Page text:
Stocks gained for a second straight week as company earnings reports started to come in, keeping the Standard and Poor's 500 index within a fraction of its highest level in five years.
The S&P 500 was little changed Friday, and gained 5 points in the week to close at 1,472.05. The index is a fraction below its close of 1,472.12 Thursday, its highest level since December 2007.
Companies have started to report earnings for the fourth quarter of 2012, but no clear pattern has emerged as yet.
Aluminum company Alcoa gave stocks a lift after it reported earnings late Tuesday that matched analysts' expectations and said that demand was increasing. Investors were unimpressed by Wells Fargo's record profits Friday, choosing instead to focus on the sustainability of those earnings.
"You've been hearing comments that earnings season is going to show a continued contraction in the rate of growth," said Robert Pavlik of Banyan Partners. "People are conflicted, they are worried, but at the same time they don't want to be missing out on the action in the overall market."
Currently, analysts expect fourth quarter earnings for S&P 500 companies to grow at a rate of 3.3 percent, according to the latest data from S&P Capital IQ. That's a better growth rate than the previous quarter, but it's considerably weaker that the 8.4 percent growth rate recorded in the same period last year.
Wells Fargo, the first major bank to report earnings, dropped even after the bank reported a 25 percent increase in fourth-quarter earnings. The bank's stock fell 30 cents, or 0.8 percent, to $35.10.
JPMorgan Chase, Goldman Sachs, U.S. Bancorp, Citigroup and Bank of America are among banks and financial companies reporting earnings next week. Financial stocks were the best performing industry group in the S&P 500 last year, gaining 26 percent. Other companies reporting earnings next week include eBay and Intel.
Boeing fell $1.93, or 2.5 percent, to $75.16 after the U.S. Federal Aviation Administration said it is launching a comprehensive review of the critical systems of Boeing's 787, the aircraft maker's newest and most technologically advanced plane, after a fire and a fuel leak earlier this week.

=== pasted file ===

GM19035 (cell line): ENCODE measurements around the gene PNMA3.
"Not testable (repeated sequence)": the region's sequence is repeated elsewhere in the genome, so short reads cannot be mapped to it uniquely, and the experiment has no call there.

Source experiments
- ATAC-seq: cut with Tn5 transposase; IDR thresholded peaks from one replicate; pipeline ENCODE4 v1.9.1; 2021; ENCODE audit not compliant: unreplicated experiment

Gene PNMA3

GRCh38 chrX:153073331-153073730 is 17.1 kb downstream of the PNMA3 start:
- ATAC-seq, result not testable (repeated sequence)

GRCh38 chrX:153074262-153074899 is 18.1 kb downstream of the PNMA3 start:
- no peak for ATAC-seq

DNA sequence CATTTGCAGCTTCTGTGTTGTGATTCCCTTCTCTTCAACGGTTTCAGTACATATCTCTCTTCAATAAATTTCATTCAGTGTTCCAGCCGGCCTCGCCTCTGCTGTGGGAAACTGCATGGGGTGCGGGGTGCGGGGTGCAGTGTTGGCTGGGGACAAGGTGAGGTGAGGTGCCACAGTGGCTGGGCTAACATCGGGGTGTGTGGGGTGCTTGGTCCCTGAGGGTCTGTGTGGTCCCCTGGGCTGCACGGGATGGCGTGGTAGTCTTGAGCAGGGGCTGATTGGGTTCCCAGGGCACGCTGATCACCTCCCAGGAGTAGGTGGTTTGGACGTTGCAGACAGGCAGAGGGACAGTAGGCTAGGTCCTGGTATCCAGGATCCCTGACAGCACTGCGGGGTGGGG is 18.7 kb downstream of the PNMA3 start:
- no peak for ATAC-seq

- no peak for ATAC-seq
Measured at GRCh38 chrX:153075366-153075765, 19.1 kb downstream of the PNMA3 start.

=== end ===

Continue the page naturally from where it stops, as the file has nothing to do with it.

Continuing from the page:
Stocks are up on the year after lawmakers came up with a last-minute deal to prevent the U.S. from going over the "fiscal cliff." That averted the threat of a series of tax hikes and spending cuts Jan. 1 that economists say would almost certainly have pushed the U.S. economy into recession.
Avoiding the "cliff" will likely have boosted consumer confidence, said Chris Kichurchak, vice president at Strategic Wealth Partners. That improving sentiment, combined with a strengthening housing market, should prove favorable to so-called cyclical companies that move in line with the economy.
"There are a lot of people who were holding out on spending," before a budget deal was struck, said Kichurchak.
Investors started the year by jumping into stocks, according to Bank of America Merrill Lynch research. Just over $22 billion was invested in equities in the first full week of this year, the second-highest weekly in-flow on record after the $22.8 billion that was invested in September 2007.
The yield on the 10-year Treasury note, which moves opposite to the security's price, fell 4 basis points to 1.86 percent.
Other stocks making big moves;
— American Express rose 45 cents, or 0.7 percent, to $61.24 after the company said that spending by cardholders jumped 8 percent in the fourth quarter, even after Superstorm Sandy crimped some buying.
— Best Buy jumped $2, or 16.4 percent, to $14.21 after the struggling consumer electronics chain reported holiday sales. The company's U.S. performance was flat and, while this was a hair below the 0.3 percent increase that Best Buy reported in the prior-year period, it was an improvement over the past several quarters.
— Ford rose 17 cents, or 1.2 percent, to $14. The company said demand for new vehicles is accelerating in the U.S. Ford plans to hire 2,200 engineers, computer programmers and other white-collar workers this year. The automaker said Thursday it was raising its dividend.
— Corning fell 19 cents, or 1.5 percent, to $12.45 after Goldman Sachs removed cut its rating on the specialty glass manufacturer to "neutral" from "buy," saying that it expected first quarter sales to decline more than previously expected.